Can I Fly my Drone in Australia? | The Easy Guide

Nov 04, 2016


04/11/2016 By Ben Southall, Winner of the ‘Best Job in the World’ and AdventureFree Brand Ambassador

Map of places to fly your drone while travelling around Australia

Where CAN you and CAN’T you fly your drone in Australia?

Other Drone Articles

Australia Wide Base Rules

With consumer drones becoming a realistic photographic and filmmaking tool for the everyday traveller taking one on holiday with you can seem like a great idea but with so many different rules and regulations imposed by the different states of Australia it’s not as easy as simply sending your new-fangled flying machine up in the air to soar with the boobies (they’re the blue-footed birds found around the coastline).

In this post we’ve brought together all information you’ll need to find out exactly where, when and how you can take to the skies and capture the beauty of Australia from the up high. Here’s our guide to staying on the right side of the law in the Great Southern Land:

What are the Rules?

There are 2 main tiers of rules:

1. Australia Wide Rules: There are a set of nationwide rules laid out by CASA (Civil Aviation Safety Authority) - the government organisation who take the fun out of….sorry, police the skies above Australia, so keeping them happy is your number one priority.

2. National Parks: are governed by the state authorities that are responsible for preservation and shared enjoyment of these spaces. The rules are all different and changing regularly. ALL pilots must adhere to the Base Rules, and if you want to make money from your drone, this is considered a ‘commercial’ use and there are a couple of extra requirements.

Base Rules:

  • Your aircraft must be less than 2kg,
  • Keep your aircraft in visual line-of-sight i.e. not too far away and not behind buildings etc where you can’t see it,
  • Only fly in daylight hours,
  • Don’t fly in clouds or foggy conditions,
  • Not closer than 30 metres to vehicles, boats, people or buildings,
  • Not over beaches, parks or sports pitches when there are helicopters in use,
  • Not higher than 120 metres, if you do want to fly over 120 m you need to apply directly to CASA and the process will cost you around $120 per hour, with a minimum 3 hours charge.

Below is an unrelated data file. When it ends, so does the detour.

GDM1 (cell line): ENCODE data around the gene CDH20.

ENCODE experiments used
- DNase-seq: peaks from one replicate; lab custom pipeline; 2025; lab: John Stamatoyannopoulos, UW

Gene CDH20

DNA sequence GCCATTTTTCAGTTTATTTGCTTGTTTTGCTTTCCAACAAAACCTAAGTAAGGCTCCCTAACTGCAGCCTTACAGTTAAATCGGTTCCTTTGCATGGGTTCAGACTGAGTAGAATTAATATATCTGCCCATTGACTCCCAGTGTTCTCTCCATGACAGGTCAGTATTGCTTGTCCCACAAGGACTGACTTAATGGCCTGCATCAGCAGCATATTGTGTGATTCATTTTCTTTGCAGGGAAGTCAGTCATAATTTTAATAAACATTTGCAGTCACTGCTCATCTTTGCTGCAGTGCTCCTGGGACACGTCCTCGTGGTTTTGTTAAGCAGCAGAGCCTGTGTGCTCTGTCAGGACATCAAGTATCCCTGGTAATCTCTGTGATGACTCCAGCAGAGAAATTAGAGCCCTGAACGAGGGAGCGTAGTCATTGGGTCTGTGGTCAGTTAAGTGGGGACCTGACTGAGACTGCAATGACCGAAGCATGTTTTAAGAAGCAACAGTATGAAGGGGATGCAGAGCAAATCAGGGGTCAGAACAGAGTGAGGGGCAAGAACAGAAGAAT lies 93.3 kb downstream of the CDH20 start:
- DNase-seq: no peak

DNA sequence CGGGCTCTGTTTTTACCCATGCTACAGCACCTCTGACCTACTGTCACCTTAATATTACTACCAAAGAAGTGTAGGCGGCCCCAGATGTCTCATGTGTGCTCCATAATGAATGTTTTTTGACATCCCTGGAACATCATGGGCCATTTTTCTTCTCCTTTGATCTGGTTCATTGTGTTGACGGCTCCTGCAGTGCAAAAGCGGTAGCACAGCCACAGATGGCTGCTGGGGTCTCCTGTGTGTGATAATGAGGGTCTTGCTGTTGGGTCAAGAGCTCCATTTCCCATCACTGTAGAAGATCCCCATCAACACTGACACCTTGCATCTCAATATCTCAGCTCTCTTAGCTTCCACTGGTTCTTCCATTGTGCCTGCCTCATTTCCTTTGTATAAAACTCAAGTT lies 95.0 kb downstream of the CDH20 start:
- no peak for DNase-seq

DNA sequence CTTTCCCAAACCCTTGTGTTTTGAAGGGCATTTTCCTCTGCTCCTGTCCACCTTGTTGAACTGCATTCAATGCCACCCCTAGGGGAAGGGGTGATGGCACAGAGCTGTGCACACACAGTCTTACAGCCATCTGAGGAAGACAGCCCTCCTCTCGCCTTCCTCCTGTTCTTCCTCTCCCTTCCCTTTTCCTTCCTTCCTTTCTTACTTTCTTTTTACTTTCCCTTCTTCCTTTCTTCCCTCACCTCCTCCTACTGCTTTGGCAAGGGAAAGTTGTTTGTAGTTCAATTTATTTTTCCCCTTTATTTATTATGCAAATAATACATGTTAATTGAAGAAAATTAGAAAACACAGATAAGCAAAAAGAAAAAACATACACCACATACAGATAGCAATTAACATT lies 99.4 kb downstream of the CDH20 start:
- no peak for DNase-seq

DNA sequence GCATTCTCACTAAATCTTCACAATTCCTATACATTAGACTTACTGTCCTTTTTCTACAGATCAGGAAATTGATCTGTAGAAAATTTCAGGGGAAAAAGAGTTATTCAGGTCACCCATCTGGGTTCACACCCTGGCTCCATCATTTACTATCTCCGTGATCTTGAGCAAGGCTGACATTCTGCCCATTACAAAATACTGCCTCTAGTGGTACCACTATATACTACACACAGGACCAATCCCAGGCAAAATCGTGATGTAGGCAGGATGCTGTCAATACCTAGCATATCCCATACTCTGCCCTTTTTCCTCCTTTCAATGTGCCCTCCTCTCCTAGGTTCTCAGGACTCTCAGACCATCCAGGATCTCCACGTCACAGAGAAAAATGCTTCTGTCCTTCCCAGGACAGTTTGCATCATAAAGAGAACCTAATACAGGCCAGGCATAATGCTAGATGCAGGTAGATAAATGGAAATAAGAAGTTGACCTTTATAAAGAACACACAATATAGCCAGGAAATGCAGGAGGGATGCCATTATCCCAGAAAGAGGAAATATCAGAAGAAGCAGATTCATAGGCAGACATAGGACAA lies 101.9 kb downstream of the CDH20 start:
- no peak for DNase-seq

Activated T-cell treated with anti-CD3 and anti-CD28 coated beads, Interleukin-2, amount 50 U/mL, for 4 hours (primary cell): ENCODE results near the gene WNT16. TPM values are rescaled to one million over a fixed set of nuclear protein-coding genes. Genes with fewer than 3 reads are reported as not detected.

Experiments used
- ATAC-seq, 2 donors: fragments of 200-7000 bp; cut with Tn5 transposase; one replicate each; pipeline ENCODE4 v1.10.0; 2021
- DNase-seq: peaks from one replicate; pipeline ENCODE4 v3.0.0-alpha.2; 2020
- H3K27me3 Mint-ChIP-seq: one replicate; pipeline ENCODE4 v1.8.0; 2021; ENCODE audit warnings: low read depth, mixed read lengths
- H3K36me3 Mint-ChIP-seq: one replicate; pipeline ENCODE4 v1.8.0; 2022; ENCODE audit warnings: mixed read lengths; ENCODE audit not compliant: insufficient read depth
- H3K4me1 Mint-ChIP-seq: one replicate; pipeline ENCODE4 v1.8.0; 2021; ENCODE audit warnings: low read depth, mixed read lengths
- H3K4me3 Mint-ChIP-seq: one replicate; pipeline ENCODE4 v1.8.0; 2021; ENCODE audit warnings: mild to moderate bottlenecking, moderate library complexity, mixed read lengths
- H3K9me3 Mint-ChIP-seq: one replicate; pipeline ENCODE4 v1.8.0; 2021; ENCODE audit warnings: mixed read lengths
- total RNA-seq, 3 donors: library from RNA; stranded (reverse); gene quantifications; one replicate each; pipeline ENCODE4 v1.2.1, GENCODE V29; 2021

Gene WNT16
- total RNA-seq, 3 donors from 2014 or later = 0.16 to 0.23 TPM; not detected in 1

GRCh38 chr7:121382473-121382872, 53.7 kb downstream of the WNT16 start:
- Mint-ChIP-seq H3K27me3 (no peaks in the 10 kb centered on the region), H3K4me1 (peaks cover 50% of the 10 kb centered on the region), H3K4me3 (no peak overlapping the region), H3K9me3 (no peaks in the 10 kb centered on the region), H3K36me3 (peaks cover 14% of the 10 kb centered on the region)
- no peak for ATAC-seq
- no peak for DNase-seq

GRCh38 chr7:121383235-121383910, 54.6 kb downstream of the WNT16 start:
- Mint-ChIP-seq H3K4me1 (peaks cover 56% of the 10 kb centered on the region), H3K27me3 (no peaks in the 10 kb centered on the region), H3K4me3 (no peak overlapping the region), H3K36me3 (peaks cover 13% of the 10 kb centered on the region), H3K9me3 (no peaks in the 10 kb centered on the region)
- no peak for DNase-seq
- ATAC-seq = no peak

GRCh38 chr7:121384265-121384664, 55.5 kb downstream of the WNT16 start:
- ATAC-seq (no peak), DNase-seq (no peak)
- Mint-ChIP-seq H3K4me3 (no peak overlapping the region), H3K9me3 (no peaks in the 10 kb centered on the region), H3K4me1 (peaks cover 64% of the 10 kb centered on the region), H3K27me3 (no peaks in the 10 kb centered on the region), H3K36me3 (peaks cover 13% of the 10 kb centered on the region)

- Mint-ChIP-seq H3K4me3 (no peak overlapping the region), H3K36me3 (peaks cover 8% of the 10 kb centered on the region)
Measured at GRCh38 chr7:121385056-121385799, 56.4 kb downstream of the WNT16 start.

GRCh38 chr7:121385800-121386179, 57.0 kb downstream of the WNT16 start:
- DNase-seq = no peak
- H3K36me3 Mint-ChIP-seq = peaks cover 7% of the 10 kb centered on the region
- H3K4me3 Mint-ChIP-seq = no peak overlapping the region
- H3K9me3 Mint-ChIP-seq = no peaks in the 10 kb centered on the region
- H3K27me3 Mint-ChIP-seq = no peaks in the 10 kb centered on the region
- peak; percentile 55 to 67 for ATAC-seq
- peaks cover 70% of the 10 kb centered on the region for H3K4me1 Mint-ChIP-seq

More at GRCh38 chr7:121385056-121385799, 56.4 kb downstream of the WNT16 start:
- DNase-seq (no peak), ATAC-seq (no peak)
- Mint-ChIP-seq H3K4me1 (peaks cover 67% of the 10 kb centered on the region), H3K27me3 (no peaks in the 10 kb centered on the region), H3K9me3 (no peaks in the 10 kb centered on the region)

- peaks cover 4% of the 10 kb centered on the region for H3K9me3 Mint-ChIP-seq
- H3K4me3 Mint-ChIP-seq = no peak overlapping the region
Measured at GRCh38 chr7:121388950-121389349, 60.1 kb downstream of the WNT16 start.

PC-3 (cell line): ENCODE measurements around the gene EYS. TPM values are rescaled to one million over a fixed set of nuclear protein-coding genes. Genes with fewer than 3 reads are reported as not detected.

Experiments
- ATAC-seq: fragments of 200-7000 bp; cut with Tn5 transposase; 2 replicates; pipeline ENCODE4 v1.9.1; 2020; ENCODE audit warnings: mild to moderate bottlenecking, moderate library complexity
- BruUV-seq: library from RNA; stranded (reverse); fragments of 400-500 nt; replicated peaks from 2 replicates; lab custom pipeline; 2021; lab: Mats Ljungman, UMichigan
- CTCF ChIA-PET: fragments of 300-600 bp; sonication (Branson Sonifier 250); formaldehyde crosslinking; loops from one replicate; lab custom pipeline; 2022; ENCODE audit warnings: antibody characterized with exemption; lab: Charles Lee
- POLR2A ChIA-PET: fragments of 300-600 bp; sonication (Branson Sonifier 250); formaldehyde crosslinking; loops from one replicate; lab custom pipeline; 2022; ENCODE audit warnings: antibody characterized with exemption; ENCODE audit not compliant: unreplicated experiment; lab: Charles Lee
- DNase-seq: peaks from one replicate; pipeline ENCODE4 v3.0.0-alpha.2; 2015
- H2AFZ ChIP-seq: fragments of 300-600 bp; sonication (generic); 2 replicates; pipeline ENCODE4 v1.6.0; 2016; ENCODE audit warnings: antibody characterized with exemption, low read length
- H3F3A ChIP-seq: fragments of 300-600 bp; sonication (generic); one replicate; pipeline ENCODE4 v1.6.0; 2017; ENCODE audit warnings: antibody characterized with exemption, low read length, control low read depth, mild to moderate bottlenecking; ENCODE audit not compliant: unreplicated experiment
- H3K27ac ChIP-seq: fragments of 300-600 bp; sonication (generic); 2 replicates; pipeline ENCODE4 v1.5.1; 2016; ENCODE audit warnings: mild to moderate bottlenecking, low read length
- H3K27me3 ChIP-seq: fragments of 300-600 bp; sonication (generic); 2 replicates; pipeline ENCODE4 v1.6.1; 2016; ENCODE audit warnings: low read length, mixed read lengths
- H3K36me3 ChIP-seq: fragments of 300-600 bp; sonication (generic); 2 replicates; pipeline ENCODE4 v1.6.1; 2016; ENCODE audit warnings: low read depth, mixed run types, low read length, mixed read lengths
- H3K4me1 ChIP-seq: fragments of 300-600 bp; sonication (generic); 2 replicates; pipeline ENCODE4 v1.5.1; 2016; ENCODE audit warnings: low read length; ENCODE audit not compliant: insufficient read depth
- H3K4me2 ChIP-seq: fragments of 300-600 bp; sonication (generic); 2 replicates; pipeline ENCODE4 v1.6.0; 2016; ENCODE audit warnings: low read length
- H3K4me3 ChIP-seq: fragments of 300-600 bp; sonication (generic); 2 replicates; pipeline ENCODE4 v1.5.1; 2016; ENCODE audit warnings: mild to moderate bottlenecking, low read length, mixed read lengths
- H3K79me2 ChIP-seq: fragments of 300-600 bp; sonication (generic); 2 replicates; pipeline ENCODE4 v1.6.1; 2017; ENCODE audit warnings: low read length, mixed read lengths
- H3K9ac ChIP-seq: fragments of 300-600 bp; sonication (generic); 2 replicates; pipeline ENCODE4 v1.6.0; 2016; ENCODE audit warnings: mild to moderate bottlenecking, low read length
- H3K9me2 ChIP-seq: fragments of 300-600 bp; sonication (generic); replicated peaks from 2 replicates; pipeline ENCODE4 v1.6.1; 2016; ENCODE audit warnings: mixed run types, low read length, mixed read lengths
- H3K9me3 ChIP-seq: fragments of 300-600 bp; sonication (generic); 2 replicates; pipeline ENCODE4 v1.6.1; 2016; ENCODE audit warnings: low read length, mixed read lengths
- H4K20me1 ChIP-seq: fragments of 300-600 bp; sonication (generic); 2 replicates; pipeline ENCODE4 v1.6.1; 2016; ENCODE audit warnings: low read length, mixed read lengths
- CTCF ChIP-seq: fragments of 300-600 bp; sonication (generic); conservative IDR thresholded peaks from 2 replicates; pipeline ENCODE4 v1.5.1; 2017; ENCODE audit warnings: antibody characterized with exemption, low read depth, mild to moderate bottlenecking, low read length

• Not within 5.5km of airfields, aerodromes & helipads.

Other ‘Don’t Fly’ Situations

  • Don’t fly anywhere within 300 metres of whales or dolphins (500 m if you’re in Queensland waters and it’s the famous white whale – Migaloo). And because you cant fly higher than 120 m, you cant fly above whales at all! without a high flight permit. It’s not worth the fine you’ll cop if they find your footage online!
  • Over any emergency vehicles at the scene of an incident, bushfires (think about the fanning effect caused by a drone’s downdraft)
  • Anywhere within 5.5km of any airport, aerodrome or helipad. Download the Safe to Fly? app from the team at Wickedcopters to find out if you’re in a restricted zone.
  • Don’t fly over city centres which have generally no-fly-zones enforced around them anyway. If you’re thinking about filming anywhere with lots of people i.e. a festival, at the beach, over a sports event – then think again. Although the likelihood of a malfunction being very unlikely, if anything does go wrong and your drone smashes into a group of people, not only will you have to foot the bill for a new machine, but probably a few facial reconstructions at the same time. Stay away from crowds.

Commercial Users

Some extra rules If you receive any commercial benefit from your drone usage, then you cross the line and become a ‘commercial operator’.

Commercial uses include:when you upload your footage or images to YouTube, - websites or - social media channels - any other online video platform, This opens an entirely new can-of-worms, especially for overseas visitors.

Extra rules are:

  1. You need to register with CASA for an ARN (Aircraft Reference Number) is compulsory, takes up to five working days to process and requires an Australian home address to register.
  2. Submit a Flight Plan - Give CASA five days notice of the state and region you’re hoping to fly in. Perfect for residents, not so great if you’re here on holiday.

If you’ve just arrived on a plane for a short holiday then what do you do? Fly as a recreational user, don’t try and make any money out of the footage and you can take-off within minutes of landing on Australian soil…assuming you’re at least 5.5km from an airport of course.

Media

If you are a travel or drone blogger and are interested in collaborating with us - get in contact here.

*Drone rules are evolving, and we will update from time to time. This article is for information purposes only and please satisfy yourself of the rules before you fly. This article may not be relied upon as approval to fly.

Share the above map on your site


Share: